utside Lands 2013 has nearly 90 musical acts on the bill. What are the relationships between them? Well, let's try an experiment: What if each one was a Muni metro stop, somewhere along a line that represents its genre. Your headliners, acts with large catalogs that meld a number of styles, would span a number of these lines. Each line would branch out in its own direction, some roughly parallel, and others intersecting in interesting ways. So if you squint a little bit, the acts of Outside Lands 2013 roughly fit onto a metro map of the city where they'll all perform, with the biggest ones concentrated in the center. Here's our list of recommended stops in Golden Gate Park this weekend.
FUNK/SOUL/HIP-HOP, FROM BLUES TO MODERN R&B
D'Angelo: Smooth-as-hell R&B singer D'Angelo is back after a long time out of the spotlight. His mere presence makes this one of the most anticipated sets of the festival, and also its best moment for baby-making. Friday, 6:05 p.m. on the Sutro stage.
Bombino: Among the many talented purveyors of African desert blues — a hypnotic strain of guitar music from the Sahara — Bombino is a standout. His latest album, Nomad, was produced by the Black Keys' Dan Auerbach, and melds hip-swaying rhythms with a little rock 'n' roll muscle. Saturday, 4:30 p.m. on the Panhandle stage.
ROCK (ROOTS), FROM NOSTALGIC TO ORIGINAL
Paul McCartney: As big a no-brainer as they come, Macca will easily put on one of the best sets of the festival. You'll have to sit through some solo material, but the payoff will be hearing an original Beatle roll out tunes like "Back in the U.S.S.R." and "Let it Be." Friday, 7:10 p.m. on the Lands End stage.
Kurt Vile: No, he isn't stoned — Phillytown's freakiest long-hair just loves meandering guitars, daydreamy reverb, and hints of '70s album rock. Vile's latest album, Wakin on a Pretty Daze, is his finest yet, making this an excellent time to see him live. Sunday, 2:30 p.m. on the Sutro stage.
POP, FROM BEDROOM/ELECTRONIC TO MAINSTREAM
Hall & Oates: We aren't being ironic, and you won't be either when the synth lines that open "Private Eyes" tumble out into Golden Gate Park. Hall & Oates admittedly deal in a brand of hypermelodic '80s pop that now sounds a little cheesy. But they're so good that it can't help but be enjoyed sincerely. Sunday, 4:20 p.m. on the Lands End stage.
Jessie Ware: You may know Jessie Ware's smoky, melancholic voice from her work with SBTRKT. Even if you don't, check her out — the British singer makes sultry, hyper-modern electronic pop, with beats as subtly captivating as her voice. Friday, 3:25 p.m. on the Sutro stage.
FOLK/COUNTRY/AMERICANA, FROM INVETERATE TO CONTEMPORARY
Willie Nelson: Even at age 80, Willie's still got all the qualities that make him a legend: A huge catalog of classic songs, a generous demeanor, and a whip-tight band. Spark a joint and do your country-hippie godfather proud. Sunday, 6:30 p.m. on the Sutro stage.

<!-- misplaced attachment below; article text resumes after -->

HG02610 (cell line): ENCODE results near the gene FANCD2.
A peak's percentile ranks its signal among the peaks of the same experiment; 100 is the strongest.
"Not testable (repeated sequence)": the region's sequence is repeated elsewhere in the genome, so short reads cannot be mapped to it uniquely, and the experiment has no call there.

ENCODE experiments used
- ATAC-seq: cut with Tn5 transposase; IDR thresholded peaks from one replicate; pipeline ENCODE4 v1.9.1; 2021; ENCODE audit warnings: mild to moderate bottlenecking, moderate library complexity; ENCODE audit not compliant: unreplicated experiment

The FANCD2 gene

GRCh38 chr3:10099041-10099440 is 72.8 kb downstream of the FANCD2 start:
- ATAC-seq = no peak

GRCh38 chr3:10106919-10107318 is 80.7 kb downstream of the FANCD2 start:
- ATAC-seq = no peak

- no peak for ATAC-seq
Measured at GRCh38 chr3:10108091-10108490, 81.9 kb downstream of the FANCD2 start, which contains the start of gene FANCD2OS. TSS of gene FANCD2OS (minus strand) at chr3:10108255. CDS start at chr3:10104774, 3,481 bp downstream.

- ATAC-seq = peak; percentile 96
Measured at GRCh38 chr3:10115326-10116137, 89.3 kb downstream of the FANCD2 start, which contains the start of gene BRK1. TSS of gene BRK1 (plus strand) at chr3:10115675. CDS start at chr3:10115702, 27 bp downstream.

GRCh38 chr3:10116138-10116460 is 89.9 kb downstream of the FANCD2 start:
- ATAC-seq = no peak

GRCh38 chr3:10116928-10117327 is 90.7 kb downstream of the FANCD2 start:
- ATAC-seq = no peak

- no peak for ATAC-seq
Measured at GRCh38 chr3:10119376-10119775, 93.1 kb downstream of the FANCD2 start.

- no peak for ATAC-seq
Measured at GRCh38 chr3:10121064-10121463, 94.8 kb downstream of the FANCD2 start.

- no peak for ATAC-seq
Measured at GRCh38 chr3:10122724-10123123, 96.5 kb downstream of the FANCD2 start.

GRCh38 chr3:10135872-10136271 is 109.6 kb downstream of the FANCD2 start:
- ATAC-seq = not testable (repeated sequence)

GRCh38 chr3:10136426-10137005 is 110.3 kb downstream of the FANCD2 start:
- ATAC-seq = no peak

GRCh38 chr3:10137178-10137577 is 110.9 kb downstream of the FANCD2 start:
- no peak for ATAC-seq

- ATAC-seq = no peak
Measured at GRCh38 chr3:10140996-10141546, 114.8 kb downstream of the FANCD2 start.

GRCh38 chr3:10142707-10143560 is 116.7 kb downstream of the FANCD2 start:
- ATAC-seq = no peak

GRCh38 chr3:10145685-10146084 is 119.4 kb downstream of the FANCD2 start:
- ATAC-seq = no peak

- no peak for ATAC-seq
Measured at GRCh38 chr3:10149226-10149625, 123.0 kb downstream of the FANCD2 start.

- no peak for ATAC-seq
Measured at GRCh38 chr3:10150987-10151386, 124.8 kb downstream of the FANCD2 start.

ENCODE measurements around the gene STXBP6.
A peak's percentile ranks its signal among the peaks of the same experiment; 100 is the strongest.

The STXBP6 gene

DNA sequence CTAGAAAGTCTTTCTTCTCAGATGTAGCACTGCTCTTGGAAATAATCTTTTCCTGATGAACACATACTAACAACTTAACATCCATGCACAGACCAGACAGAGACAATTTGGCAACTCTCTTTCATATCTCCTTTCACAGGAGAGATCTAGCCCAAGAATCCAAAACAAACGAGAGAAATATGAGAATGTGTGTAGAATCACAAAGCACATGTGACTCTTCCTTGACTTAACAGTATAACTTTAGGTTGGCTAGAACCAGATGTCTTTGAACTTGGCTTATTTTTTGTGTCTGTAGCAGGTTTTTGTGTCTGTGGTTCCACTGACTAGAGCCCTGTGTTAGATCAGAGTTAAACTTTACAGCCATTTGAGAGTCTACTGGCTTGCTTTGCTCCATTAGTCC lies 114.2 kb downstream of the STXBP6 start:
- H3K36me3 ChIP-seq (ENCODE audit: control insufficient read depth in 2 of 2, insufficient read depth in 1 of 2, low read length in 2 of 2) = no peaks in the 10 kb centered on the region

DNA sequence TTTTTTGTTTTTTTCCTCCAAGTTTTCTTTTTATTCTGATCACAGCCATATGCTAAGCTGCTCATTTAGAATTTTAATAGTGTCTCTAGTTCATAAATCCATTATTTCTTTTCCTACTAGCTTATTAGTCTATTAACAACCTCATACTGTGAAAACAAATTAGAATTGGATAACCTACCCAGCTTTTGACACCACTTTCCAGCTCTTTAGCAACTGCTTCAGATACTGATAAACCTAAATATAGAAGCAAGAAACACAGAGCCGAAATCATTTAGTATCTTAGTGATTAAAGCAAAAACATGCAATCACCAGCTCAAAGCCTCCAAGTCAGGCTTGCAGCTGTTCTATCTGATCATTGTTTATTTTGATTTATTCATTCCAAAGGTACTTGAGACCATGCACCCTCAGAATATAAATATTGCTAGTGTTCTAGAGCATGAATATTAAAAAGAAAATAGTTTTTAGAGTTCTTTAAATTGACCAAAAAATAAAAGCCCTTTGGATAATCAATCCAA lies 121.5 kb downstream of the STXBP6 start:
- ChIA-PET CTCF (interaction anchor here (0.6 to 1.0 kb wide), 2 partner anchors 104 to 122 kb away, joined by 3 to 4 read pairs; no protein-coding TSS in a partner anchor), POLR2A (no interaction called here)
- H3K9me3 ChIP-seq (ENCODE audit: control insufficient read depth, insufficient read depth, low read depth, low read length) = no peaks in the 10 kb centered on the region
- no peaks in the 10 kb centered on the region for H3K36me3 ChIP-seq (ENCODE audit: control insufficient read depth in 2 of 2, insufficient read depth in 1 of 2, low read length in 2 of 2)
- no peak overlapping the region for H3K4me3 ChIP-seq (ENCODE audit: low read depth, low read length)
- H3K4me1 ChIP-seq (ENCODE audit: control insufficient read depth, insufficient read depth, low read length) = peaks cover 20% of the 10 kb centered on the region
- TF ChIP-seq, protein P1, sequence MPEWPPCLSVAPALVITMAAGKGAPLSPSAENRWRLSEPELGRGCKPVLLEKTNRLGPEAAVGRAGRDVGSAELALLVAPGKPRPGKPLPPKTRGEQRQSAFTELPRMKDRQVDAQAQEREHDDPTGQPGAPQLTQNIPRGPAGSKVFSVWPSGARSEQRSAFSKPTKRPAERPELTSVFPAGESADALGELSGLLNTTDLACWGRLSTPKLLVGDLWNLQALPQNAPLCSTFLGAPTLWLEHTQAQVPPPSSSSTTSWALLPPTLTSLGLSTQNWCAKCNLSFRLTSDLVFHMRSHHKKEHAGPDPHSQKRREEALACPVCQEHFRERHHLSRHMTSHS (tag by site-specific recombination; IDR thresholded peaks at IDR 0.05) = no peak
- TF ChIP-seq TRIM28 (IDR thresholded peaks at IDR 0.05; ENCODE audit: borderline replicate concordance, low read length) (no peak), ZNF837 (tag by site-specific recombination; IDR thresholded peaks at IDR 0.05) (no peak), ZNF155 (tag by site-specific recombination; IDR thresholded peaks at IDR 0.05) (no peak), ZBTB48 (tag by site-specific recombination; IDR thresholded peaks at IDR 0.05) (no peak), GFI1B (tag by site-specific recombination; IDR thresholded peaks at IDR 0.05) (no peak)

Thao Nguyen: San Francisco folk-rocker Thao Nguyen is a local luminary. Her album We the Common won acclaim from just about everywhere for its taut production and brave, socially aware songwriting. Thankfully Thao is as tuneful as she is smart. Saturday, 4:40 p.m. on the Sutro stage.
DANCE/ELECTRONIC MUSIC, FROM SAMPLE-BASED TO LIVE
A-Trak: Alain Macklovitch was a DJ prodigy long before he became Kanye West's touring selecter and a dance-music celeb in his own right. A co-founder of L.A.'s iconic Fool's Gold Records, the man known as A-Trak is as accomplished as DJs come. Sunday, 5:10 p.m. on the Twin Peaks stage.
Chromatics: Chromatics' blend of spare beats, icy synths, and breathy vocals isn't rare these days, but it is uncommon for a group to meld those elements as tastefully — and beautifully — as this Portland outfit. Given the success of the dance-pop group, it's strange to recall that it once specialized in noisy, punk-indebted rock. Friday, 7:50 p.m. on the Panhandle stage.
ROCK (MODERN), FROM BRAINY TO AGGRESSIVE
Vampire Weekend: If it was once possible to write off the young kings of New York prep-rock as ultra-coiffed hype beneficiaries, that time is over. Vampire Weekend's latest album, Modern Vampires of the City, is a masterpiece, full of yearning harmonies, devastating lyrics, and sonic cues taken from all over the pop-rock map. Sunday, 5 p.m. on the Lands End stage.
Yeah Yeah Yeahs: Still among the finest purveyors of new-millennium New York rock, Yeah Yeah Yeahs have only gotten darker and weirder as the years have gone on. New album Mosquito doesn't quite have the ruthless kick of earlier work, but Karen O's notorious onstage antics will help remedy that. Saturday, 6:30 p.m. on the Lands End stage.
Nine Inch Nails: The vehicle Trent Reznor used to bring industrial music to the '90s rock mainstream is back, and in fine form. Come to hear alt-era classics like "Closer" and "Head Like a Hole," but stay for "Came Back Haunted" and other previews of the new album, Hesitation Marks, which is out Sept. 3. Saturday, 8:25 p.m. on the Lands End stage.
The Men: Burly, chaotic, primitive, and very loud rock is the specialty of this Brooklyn outfit. The Men are somewhat notorious for their bruising live shows, but the songs are good enough to make them worth checking out. Friday, 3:05 p.m. on the Panhandle stage.